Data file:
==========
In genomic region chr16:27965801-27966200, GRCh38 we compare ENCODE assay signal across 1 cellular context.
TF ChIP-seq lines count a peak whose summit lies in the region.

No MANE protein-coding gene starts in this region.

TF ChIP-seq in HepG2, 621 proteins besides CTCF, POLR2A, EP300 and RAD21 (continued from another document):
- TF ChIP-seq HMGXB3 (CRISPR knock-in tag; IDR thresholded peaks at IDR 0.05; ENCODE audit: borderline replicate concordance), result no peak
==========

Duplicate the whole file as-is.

In genomic region chr16:27965801-27966200, GRCh38 we compare ENCODE assay signal across 1 cellular context.
TF ChIP-seq lines count a peak whose summit lies in the region.

No MANE protein-coding gene starts in this region.

TF ChIP-seq in HepG2, 621 proteins besides CTCF, POLR2A, EP300 and RAD21 (continued from another document):
- TF ChIP-seq HMGXB3 (CRISPR knock-in tag; IDR thresholded peaks at IDR 0.05; ENCODE audit: borderline replicate concordance), result no peak